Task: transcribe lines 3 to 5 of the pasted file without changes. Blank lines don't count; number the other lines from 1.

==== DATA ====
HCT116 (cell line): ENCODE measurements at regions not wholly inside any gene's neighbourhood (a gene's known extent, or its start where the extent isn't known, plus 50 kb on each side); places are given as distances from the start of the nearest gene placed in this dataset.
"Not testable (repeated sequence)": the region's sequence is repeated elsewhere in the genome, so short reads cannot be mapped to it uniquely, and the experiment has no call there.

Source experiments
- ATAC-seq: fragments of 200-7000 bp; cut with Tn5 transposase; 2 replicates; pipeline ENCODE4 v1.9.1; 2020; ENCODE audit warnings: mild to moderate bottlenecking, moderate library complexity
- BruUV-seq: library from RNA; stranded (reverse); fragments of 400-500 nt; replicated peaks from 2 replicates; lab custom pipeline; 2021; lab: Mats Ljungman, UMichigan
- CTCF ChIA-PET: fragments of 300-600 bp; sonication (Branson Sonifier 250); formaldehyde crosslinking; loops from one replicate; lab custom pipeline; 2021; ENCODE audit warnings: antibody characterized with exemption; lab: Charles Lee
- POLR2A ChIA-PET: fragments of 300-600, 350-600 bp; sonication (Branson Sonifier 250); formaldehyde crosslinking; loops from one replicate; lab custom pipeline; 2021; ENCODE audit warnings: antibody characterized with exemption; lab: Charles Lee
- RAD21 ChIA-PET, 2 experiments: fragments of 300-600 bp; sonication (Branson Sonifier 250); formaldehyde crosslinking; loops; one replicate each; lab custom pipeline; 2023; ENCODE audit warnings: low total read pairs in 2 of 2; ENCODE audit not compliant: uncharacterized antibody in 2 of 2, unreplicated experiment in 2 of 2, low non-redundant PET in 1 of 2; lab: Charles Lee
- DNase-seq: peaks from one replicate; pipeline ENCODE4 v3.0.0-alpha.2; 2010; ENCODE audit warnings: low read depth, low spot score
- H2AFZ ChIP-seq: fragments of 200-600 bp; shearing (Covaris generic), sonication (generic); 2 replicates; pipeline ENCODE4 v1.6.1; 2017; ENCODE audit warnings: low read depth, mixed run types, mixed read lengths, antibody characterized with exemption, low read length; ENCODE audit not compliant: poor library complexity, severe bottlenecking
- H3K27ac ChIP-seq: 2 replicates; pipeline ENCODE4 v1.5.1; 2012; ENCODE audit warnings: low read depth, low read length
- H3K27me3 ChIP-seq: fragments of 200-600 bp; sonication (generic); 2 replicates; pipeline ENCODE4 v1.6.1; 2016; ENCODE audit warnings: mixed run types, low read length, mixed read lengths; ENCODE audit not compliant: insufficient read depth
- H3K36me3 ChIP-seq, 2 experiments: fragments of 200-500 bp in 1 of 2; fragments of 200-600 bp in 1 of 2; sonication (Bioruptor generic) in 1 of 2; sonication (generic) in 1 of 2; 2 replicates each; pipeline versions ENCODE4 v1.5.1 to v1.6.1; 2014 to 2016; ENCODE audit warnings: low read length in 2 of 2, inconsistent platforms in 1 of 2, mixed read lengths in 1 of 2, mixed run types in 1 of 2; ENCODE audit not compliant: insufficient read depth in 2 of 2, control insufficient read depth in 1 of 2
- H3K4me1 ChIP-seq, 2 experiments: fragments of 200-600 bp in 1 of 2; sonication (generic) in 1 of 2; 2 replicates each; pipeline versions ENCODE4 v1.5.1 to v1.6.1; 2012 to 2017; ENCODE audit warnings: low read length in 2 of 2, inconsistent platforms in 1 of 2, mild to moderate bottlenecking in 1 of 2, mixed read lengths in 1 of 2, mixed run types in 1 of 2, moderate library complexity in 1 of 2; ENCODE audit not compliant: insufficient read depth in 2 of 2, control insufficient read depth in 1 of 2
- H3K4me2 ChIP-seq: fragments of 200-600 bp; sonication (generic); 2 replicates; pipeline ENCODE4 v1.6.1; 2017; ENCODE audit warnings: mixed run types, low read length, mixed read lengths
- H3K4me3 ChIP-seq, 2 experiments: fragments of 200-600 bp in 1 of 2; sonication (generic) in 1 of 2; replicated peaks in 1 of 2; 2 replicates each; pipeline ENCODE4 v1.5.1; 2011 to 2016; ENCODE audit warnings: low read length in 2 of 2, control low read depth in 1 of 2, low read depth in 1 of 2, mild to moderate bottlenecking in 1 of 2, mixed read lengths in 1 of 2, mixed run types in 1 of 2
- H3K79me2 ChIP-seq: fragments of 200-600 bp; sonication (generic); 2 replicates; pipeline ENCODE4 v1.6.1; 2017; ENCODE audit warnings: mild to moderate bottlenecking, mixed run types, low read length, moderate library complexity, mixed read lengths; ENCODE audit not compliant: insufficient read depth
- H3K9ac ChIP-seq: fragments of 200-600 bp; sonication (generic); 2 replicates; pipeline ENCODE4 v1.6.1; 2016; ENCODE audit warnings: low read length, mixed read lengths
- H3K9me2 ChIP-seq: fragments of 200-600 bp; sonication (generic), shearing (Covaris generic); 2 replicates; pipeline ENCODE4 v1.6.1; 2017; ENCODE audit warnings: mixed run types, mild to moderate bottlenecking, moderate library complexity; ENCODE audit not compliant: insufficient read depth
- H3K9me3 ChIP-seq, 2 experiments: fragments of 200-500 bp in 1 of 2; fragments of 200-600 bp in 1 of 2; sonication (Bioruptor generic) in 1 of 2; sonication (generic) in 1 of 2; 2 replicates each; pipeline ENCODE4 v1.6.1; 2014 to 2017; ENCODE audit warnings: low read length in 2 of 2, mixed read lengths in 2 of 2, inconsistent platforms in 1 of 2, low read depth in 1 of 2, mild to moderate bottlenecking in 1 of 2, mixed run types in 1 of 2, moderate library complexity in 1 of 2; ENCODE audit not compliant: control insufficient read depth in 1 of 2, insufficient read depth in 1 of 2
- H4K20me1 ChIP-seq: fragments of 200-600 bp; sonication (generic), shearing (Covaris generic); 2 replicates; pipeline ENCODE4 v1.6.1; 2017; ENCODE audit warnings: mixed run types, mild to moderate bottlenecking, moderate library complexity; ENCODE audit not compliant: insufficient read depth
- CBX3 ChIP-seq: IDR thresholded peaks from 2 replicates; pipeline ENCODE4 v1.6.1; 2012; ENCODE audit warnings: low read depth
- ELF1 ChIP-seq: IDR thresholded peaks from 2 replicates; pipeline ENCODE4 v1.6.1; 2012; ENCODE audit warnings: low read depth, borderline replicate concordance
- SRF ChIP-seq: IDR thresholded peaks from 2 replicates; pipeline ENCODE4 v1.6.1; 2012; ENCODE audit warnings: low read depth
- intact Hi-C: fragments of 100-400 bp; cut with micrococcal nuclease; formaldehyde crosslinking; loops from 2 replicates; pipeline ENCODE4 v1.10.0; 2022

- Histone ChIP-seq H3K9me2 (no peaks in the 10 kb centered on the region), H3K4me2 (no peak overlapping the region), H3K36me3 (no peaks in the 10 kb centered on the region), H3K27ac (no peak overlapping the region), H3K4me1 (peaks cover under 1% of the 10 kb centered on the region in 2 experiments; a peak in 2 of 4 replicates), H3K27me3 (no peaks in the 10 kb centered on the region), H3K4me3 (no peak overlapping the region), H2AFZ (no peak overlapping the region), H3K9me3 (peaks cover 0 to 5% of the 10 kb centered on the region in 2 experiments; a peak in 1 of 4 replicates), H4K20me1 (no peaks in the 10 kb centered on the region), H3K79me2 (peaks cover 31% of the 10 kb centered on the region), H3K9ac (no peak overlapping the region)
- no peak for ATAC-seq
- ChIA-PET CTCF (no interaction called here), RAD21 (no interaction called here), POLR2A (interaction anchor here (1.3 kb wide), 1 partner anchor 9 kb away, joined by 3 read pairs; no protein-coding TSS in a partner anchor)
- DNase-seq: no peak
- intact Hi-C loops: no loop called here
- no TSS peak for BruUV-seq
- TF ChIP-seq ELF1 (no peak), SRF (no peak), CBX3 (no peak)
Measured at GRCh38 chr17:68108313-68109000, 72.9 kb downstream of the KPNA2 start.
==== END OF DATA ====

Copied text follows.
Source experiments
- ATAC-seq: fragments of 200-7000 bp; cut with Tn5 transposase; 2 replicates; pipeline ENCODE4 v1.9.1; 2020; ENCODE audit warnings: mild to moderate bottlenecking, moderate library complexity
- BruUV-seq: library from RNA; stranded (reverse); fragments of 400-500 nt; replicated peaks from 2 replicates; lab custom pipeline; 2021; lab: Mats Ljungman, UMichigan